NEW YORK (AP) _ A federal grand jury has accused the former president of a failed Chinatown bank of trying to create a personal financial empire through the alleged secret diversion of $15 million in depositors' money.

The 48-count indictment, handed up Tuesday, also named the defunct Golden Pacific National Bank's ex-vice president as a conspirator in the alleged scheme, which federal prosecutors said led to the bank's collapse.

Golden Pacific was one of the largest banks in New York's Chinatown section when federal officials ordered it closed for insufficient assets in 1985. The shutdown caused a near-riot among anxious customers.

Now, the bank's former president, Kuang Hsung Joseph Chuang, and ex-vice president, Theresa Shieh, are accused of defrauding federal bank regulators through ''a multitude of false statements, fraudulent documents, phony signatures, off-book transactions and other tricks.''

William Doran, an FBI spokesman, said Chuang and Ms. Shieh ''looted this bank for their own personal benefit at the expense of the Chinese community.''

The indictment also charged Chuang with conspiring to make an illegal $6,000 contribution to the campaign of Sen. Alan Cranston, D-Calif., for the 1984 presidential nomination.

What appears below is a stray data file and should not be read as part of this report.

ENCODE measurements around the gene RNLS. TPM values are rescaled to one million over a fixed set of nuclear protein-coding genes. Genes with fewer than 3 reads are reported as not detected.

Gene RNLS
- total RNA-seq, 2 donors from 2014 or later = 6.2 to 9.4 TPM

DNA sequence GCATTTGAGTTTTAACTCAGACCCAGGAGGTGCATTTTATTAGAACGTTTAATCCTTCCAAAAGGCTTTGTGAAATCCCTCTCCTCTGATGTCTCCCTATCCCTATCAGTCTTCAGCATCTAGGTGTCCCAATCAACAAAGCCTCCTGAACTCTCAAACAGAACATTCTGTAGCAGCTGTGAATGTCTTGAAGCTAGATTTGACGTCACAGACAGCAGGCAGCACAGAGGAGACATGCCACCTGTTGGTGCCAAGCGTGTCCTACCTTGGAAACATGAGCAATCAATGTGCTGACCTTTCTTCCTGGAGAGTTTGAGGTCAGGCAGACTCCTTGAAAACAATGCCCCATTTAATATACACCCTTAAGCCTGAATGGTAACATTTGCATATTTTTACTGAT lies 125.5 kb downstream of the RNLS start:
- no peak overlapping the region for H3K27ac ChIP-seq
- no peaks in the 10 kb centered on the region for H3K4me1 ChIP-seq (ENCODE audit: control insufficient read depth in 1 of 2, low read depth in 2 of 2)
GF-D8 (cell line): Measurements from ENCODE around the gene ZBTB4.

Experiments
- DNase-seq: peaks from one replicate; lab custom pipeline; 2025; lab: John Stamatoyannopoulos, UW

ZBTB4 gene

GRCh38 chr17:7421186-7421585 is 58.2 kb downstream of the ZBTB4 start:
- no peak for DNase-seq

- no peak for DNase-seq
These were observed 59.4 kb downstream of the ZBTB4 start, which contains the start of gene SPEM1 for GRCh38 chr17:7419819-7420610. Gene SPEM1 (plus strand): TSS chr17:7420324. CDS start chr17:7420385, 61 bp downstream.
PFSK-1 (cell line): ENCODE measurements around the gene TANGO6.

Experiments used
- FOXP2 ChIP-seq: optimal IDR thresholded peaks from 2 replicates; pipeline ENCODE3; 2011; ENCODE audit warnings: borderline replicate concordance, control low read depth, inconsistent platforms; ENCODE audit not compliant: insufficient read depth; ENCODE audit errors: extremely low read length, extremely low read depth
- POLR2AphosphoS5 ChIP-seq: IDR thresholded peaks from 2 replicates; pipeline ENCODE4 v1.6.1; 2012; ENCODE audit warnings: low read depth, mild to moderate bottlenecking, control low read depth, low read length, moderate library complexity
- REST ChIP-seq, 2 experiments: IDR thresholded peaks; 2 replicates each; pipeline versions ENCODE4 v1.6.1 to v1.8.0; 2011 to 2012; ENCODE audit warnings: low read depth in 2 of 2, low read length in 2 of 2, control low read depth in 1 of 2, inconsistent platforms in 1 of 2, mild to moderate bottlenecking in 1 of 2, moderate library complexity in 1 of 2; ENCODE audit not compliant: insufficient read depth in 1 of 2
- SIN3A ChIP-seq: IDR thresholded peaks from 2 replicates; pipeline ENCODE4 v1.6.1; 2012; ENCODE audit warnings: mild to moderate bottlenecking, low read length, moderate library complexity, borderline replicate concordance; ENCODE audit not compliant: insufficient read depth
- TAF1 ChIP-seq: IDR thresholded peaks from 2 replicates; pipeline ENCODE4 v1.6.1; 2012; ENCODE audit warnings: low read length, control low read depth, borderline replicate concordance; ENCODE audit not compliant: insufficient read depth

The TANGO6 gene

There was no evidence of wrongdoing by Cranston or his campaign staff, said U.S. Attorney Rudolph Giuliani.

Lawyers for Chuang and Ms. Shieh issued a statement denying the charges and vowing to fight them at trial.

The statement noted Chuang was not charged with misappropriating any bank funds and said the prosecutors did not understand ''customs in the Chinese community.'' Giuliani told reporters that claim was ''irrelevant.''

If convicted on all counts, Chuang, 47, faces up to 235 years in prison and $1.9 million in fines. Ms. Shieh, 33, faces up to 220 years in prison and $2.1 million in fines.

At the center of the alleged scheme, according to the indictment, was a multimillion-dollar slush fund obtained through the sale of non-negotiable certificates, known as ''yellow certificates.''

While customers were told they were certificates of deposit, federal bank examiners were told they were investments, not deposits protected by the Federal Deposit Insurance Corp.

Those accounts allegedly were used by the defendants ''to hide their evasion of banking laws and regulations, to disguise the true condition of certain bank assets and to fund Chuang's efforts to create a personal financial empire,'' according to the indictment.

When the bank was declared insolvent, the FDIC would not pay off on some $15 million in yellow certificates, saying it was unclear whether they were insured deposits or investments. But in October 1986, at the FDIC's request, a judge ruled the yellow deposits were entitled to insurance coverage.

The FDIC has a pending civil suit against Chuang over the yellow certificate funds.